St Mary's church, Astbury
The village of Astbury sits just south west of theever-increasing urban expanse of Conglerton. The village was named as Newbold in the Domesday Book of 1086, when it had a priest, but no church. Presumably the priest must have had some sort of building in which to hold services, but there sare no definite remains, though Saxon stone fragments have been found in the area.
In the churchyard is the base of a stone cross of possible pre-Norman date, so if there was not a church here there may well have been some form of Christian worship. The oldest part of St Mary's dates to the middle of the 12th century, in the form of a simple round-headed doorway leading to the north aisle. The 12th century building was probably built mostly of timber, but in the mid-13th century the chancel was rebuilt in stone. Most of this 13th century work has survived intact, including a plain priests door. In the north wall is a small trefoil-headed window, of the kind usually - and wrongly - called a leper window.
Most of the rest of the church is a jumble of 14th-16th century work. The result is a layout almost unique in English parish church architecture; a trapezoid plan, wider at the west than the east, with the design 'pinched' along the cetre line of the nave and chancel. In fact, the nave is 40 feet wide at the west end, wider even than Chester Cathedral. The aisles are normal rectangles, so the nave arcades are angled.
The ancient yew tree is
possibly 2000 years old
In the Lady Chapel is a 13th century three-seat sedilia and piscina in Geometric Gothic style. There are no less than 6 old chests inside the church, one of which is bound with iron straps and dates to the 13th century. There are several excellent historical monuments, including the effigy of a 14th century knight in the Lady Chapel, near a 1654 tomb chest. In the vestry is a recumbent effigy of Lady Egerton (d. 1599). Lady Egerton died before St Mary's suffered the indignity of having a troop of Roundhead soldiers stable their horses inside the church during the Civil War attack on nearby Biddulph Grange.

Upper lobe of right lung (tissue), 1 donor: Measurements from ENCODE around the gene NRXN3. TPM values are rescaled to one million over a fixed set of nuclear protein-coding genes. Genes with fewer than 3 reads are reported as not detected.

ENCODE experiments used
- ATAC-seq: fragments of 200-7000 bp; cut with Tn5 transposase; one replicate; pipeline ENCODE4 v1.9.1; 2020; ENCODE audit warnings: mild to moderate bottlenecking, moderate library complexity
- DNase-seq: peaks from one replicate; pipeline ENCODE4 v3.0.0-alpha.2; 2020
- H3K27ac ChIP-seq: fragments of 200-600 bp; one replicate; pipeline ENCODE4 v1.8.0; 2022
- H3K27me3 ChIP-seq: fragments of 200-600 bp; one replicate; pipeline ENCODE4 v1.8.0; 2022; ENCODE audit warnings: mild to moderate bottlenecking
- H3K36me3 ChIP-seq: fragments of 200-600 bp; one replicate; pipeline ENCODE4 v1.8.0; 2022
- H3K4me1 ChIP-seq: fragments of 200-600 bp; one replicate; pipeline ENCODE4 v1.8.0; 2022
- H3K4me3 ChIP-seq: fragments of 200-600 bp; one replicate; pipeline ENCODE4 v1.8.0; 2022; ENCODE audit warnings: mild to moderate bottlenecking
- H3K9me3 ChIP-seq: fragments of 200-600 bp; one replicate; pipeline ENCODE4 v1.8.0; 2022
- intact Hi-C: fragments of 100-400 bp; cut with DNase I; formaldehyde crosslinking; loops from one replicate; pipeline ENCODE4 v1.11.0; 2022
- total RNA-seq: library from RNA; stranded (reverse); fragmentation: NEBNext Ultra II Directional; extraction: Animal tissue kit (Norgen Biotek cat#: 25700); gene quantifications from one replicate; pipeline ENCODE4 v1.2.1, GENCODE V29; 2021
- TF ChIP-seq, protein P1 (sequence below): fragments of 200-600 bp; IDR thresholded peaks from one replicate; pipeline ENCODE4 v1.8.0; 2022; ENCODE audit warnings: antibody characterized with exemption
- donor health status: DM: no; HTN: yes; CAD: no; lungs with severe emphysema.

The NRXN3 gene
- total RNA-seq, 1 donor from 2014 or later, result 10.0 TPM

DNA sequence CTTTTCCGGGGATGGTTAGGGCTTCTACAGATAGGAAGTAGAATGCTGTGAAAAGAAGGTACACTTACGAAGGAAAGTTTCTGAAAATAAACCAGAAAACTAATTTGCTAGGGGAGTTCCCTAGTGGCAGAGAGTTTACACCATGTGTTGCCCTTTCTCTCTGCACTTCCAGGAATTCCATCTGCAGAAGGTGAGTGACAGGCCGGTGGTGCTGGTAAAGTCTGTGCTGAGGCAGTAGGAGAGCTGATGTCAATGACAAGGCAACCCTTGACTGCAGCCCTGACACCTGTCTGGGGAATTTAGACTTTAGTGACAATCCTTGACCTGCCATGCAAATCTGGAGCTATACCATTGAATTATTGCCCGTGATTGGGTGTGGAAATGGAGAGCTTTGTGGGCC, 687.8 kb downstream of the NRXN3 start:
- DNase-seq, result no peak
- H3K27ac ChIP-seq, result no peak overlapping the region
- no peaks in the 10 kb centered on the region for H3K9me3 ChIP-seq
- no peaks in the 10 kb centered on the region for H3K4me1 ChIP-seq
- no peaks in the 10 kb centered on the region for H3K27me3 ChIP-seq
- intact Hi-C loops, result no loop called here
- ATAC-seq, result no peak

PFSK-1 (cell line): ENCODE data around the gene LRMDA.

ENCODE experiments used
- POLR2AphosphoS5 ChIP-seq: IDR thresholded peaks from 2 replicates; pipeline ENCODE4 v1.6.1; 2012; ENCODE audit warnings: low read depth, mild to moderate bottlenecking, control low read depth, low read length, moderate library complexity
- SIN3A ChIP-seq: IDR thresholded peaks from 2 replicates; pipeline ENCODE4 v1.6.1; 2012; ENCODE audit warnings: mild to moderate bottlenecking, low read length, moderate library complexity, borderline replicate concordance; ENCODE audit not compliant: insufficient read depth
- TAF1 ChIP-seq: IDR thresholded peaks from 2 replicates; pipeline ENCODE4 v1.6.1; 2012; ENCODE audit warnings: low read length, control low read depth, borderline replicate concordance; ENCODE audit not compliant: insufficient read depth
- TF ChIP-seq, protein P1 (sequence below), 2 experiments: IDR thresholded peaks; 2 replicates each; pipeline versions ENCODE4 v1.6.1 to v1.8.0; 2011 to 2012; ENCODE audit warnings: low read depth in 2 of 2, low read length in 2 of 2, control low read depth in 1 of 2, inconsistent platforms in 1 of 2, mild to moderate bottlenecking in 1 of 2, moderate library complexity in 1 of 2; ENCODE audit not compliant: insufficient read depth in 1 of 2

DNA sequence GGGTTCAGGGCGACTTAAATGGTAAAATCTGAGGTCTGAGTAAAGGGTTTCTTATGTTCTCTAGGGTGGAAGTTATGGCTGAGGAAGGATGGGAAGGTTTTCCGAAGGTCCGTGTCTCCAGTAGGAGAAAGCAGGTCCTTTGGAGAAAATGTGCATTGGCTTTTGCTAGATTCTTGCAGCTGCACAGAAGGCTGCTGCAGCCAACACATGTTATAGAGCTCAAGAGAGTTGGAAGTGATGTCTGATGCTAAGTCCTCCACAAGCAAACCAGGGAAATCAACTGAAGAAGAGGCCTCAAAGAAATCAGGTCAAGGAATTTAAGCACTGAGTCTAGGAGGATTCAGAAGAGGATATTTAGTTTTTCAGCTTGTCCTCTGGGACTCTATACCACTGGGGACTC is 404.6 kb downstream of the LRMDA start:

Perhaps more fascinating than the interior is what stands outside in all weather. The most interesting historic feature is the wonderfully ornate canopied tomb. Opinion seems to vary on how old the tomb is and who it commemorates. It may be late 13th century and be a memorial to a member of the Venables family, or it may be 14th century and commemorate Sir Ralph Brereton. The tomb chest has effigies of a man and woman holding hands. There is another ancient effigy to the north of the canopied tomb, showing a cleric, and to the south is a third medieval effigy of a knight in armour.
Set over a doorway in the north west corner of the church is a fragment of a Saxon cross shaft, decorated with spirals and curved lines. This is thought to be of 10th or 11th century date.
In the north east corner of the churchyard is an extraordinary yew tree thought to be 2000 years old. It is hollow now - not surprising - and propped to prevent it from falling, but still a living tree.
And finally the stone gateway to the churchyard is 17th century, with a battlemented parapet and finely carved pinnacles.
13th century canopied tomb
13th century effigies
Effigy of an unknown knight